Written by By Jennifer Manfrin, CNN |
Many scientists have to use the power of algorithms to help pick up pieces of information lost through messy text errors, dramatic presentation slides and revisions.
But this “effortless power of text to pencil,” as the University of California-Los Angeles’ (UCLA) John Lieder calls it, seems to be waning. New research shows that the Information Generating Process (IGP) algorithm, which was unveiled in 2013, isn’t very effective when it comes to selecting and representing accurate, concise summaries of data.
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Several researchers including Saul Kaplan, a professor at UCLA, Andrew Packer and Xiao-Deng Ba at the University of Cambridge and a German study by Peter Woroniecki at Munich’s Technical University have put these findings to the test. When building sentences from the data, the researchers tested IGP to see whether it could generate a sentence from disparate data points using a more reliable method than subtracting and multiplying. When reworked for the results, the IGP seemed to work better.
The algorithm, called the MetaSimulator, was developed at UCLA by Fabien Leontieux and Mateo Bianchi in 2013. The idea for IGP evolved from their previously developed meta-citation system. The more-reliable meta-citation system processes three-dimensional, multidimensional data. It scans the Internet, grades publicly-available data, finds references to documents, forms pre-existing citations and creates a form of “background knowledge.”
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While conventional text retrieval by text reduction uses reduction of text by subtracting factors that are important to an article’s meaning, IGP uses decline in the same data. The system checks how much a user’s first two grammar hints change the whole story, which leads to the “inceptive selection algorithm” in the first place.
The authors of the latest research, published in Harvard Business Review, reasoned that perhaps people aren’t applying IGP the way the researchers did. Instead of using it to create a more concise paragraph, they may be using it as a “faster, more efficient way to load a disorganized page with decimals and other information it was meant to find in a copybook,” wrote the authors.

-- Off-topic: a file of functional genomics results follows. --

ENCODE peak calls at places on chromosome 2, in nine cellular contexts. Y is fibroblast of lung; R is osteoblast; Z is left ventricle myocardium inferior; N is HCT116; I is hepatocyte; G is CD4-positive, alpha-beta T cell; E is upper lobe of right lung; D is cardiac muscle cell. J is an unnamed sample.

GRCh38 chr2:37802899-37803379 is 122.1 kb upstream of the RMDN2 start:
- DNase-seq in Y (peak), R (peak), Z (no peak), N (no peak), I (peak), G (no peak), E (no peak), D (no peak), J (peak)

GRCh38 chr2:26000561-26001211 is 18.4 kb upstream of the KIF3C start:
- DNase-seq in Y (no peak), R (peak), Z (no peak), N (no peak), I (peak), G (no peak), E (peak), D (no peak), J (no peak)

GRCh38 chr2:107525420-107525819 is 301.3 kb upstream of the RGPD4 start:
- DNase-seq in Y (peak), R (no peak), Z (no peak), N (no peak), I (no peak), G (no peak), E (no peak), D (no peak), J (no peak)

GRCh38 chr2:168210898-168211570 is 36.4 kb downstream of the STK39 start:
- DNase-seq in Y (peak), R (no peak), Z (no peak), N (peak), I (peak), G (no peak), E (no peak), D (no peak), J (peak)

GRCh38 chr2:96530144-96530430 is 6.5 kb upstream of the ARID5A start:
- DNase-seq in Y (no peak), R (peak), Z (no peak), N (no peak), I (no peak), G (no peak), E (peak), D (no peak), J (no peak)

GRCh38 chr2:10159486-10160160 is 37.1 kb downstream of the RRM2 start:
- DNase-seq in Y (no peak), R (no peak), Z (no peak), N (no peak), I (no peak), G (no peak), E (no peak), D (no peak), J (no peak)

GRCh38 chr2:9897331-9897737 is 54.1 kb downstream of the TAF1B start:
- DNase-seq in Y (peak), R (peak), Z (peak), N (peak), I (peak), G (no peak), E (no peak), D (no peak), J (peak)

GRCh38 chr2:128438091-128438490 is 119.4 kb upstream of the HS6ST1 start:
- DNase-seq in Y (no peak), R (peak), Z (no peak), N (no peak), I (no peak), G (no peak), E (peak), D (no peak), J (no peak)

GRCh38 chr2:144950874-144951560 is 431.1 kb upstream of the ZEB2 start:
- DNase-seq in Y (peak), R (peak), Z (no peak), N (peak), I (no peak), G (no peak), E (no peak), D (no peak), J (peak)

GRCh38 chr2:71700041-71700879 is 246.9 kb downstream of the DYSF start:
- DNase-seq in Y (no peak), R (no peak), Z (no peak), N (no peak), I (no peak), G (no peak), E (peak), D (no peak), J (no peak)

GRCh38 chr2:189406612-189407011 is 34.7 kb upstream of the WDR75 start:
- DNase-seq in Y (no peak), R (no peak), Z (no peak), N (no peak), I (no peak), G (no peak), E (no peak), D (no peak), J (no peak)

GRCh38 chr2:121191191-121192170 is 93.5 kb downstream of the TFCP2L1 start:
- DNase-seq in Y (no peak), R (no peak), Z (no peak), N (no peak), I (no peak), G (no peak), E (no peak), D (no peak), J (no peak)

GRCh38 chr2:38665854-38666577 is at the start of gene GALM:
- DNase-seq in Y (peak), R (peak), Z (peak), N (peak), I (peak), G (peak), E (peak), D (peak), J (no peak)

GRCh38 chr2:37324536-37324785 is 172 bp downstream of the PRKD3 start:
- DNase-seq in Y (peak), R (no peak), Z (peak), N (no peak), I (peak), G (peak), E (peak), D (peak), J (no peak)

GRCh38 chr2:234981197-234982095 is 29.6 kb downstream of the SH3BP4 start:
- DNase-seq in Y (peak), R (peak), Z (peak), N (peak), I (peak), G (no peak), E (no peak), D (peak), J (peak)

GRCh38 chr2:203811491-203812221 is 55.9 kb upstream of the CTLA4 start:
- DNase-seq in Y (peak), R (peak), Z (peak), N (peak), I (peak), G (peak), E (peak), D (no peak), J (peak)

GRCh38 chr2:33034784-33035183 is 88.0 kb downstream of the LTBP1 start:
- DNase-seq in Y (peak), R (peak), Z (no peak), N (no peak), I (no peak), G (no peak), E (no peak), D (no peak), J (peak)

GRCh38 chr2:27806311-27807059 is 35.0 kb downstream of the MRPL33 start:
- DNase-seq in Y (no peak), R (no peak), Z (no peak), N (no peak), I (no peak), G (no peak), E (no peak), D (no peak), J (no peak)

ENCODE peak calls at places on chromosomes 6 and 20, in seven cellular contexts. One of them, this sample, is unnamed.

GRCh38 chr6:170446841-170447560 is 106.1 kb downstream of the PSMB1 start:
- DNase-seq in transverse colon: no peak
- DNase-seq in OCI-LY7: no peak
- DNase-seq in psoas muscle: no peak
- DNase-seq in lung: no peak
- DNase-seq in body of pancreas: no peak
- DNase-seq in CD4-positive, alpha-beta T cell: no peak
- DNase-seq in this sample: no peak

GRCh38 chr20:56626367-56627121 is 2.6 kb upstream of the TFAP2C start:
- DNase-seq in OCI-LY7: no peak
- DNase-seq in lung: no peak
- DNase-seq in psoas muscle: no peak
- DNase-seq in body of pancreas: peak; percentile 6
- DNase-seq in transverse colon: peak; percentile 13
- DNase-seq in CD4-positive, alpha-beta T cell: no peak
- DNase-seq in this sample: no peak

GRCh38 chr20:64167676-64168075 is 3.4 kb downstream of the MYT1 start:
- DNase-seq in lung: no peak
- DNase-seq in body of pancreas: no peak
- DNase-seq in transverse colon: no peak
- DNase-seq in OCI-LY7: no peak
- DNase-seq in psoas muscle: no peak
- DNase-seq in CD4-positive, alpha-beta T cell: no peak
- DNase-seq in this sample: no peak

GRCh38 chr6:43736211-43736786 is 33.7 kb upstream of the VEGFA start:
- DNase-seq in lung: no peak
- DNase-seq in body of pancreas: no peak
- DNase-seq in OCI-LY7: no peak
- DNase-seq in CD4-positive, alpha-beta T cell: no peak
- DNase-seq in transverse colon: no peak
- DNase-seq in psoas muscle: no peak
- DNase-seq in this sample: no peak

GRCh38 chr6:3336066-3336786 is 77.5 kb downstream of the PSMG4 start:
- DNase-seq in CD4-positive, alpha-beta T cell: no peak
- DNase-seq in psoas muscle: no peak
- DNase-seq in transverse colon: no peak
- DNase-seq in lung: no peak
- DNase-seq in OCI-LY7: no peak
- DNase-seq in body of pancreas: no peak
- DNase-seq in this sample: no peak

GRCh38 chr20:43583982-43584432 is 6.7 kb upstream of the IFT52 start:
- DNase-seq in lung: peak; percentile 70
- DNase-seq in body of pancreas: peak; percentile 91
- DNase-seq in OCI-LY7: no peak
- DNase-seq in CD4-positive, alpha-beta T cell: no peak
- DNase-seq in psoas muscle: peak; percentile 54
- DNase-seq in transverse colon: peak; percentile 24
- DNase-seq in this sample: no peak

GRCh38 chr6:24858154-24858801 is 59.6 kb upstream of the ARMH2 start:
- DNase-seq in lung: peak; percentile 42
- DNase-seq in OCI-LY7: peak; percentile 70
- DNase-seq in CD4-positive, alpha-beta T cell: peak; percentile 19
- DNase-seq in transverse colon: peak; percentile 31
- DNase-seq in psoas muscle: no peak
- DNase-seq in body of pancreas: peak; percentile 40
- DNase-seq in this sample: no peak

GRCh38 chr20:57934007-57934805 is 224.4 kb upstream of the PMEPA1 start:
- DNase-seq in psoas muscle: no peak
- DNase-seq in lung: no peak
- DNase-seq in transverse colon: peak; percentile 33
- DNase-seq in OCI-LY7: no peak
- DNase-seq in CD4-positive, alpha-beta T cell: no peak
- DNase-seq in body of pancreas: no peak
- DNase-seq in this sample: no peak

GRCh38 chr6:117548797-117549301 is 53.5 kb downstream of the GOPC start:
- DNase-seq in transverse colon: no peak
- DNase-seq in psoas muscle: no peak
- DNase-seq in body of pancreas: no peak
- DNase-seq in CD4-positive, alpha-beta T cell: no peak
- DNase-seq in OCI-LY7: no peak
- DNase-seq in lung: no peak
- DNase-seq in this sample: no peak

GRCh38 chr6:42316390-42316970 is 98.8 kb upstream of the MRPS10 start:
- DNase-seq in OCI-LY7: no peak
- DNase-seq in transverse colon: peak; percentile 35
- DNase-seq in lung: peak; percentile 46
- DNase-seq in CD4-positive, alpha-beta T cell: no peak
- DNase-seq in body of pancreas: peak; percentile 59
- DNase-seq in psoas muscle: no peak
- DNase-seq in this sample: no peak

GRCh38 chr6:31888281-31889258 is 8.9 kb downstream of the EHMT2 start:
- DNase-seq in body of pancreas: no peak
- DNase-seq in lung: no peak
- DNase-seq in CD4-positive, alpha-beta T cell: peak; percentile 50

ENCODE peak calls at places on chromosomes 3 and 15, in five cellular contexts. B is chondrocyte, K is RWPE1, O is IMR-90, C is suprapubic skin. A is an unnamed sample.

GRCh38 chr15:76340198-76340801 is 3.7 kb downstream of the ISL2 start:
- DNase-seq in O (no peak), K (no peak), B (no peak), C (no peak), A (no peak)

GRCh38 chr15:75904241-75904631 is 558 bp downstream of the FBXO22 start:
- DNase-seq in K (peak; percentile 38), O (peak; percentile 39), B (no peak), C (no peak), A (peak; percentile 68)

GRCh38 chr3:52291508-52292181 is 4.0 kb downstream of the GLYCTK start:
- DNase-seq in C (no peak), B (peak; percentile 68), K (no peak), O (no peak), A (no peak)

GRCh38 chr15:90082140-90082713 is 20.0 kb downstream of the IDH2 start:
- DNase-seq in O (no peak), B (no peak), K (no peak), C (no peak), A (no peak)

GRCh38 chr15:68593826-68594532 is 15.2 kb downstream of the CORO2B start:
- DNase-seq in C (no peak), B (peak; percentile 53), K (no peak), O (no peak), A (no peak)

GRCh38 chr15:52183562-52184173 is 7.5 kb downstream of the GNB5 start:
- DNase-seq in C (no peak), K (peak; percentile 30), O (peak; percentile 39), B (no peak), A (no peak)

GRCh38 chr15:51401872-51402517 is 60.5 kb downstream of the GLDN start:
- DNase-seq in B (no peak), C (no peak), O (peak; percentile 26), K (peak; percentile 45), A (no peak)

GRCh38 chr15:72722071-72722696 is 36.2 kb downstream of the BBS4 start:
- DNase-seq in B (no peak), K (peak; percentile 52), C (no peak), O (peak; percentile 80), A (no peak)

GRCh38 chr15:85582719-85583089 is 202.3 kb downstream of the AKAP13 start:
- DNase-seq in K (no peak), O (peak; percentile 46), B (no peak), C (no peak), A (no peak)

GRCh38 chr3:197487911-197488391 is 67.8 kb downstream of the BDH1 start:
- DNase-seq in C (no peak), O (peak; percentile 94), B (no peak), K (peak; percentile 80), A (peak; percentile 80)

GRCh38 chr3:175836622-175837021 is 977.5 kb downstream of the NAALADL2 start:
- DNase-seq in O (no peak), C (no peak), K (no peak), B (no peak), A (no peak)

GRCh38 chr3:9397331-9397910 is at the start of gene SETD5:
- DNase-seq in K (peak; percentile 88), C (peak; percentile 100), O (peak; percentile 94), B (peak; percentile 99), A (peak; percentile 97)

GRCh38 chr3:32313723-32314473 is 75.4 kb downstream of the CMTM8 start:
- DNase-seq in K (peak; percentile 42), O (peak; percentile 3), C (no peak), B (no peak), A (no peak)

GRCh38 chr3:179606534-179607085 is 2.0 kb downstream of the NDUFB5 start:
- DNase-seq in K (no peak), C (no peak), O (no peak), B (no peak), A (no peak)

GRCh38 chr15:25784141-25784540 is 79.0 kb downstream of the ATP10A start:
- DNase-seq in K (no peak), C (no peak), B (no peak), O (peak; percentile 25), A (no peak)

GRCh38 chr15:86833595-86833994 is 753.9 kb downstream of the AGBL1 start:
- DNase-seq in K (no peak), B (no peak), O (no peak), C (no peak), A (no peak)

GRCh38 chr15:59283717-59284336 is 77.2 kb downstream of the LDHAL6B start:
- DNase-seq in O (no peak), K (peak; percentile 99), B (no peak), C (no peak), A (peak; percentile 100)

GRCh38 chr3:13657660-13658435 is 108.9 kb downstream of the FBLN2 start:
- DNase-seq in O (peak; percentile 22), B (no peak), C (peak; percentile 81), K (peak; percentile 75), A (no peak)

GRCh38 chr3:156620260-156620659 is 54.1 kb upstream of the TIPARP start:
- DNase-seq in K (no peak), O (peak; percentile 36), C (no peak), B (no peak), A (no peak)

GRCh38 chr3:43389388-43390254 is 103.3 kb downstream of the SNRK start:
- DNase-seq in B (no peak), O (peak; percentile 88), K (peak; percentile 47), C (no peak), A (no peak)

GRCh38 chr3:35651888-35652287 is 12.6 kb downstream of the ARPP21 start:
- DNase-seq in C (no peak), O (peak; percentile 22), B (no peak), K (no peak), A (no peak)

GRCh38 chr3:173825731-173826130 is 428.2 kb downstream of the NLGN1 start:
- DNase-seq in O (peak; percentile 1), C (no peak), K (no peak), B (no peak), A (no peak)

The IGP algorithm works by generating declarative sentences and then asking what the meaning of the words are. Common information points include or are names, dates, keywords and sites. The system also contains “background knowledge” that re-evaluates the sources and the new data. If the words tend to match their own content, the sentence will be composed well. In other words, it may not use all data points.
“Our measurements indicate that IGP is relatively poor at outputting written summaries of information on a broad scale, unless either the data used is cut significantly or there is a foreword in the language selected,” said Penny Demmick, a UCLA doctoral student and the study’s co-lead author.
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The researchers say that although the team’s findings prove that IGP is not as accurate as it could be, there are some other advantages.
“A leading critic of IGP claimed that IGP would show that Google search results are better than standard responses,” said Demmick. “We found no difference. People rely on search results more in situations where they can’t see what the original document is, like looking at handwritten lab reports. Similarly, the combinatorial editing methods may have to be used to recover the appropriate points in a paper, such as breaking sentences and feeding one into another.”
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Still, there is hope that the researchers’ findings will lead to improved algorithms.
“These findings suggest that more lay-critics should be trained to use IGP, especially for writing more effective online articles,” said Dr. Branden Hollander, a visiting researcher in computer science and engineering from the University of Freiburg. “Whether the artificial intelligence system is improved in the future is hard to say, but giving the IGP systems the word recognition algorithms of humans could lead to much improved uses of Google search results.”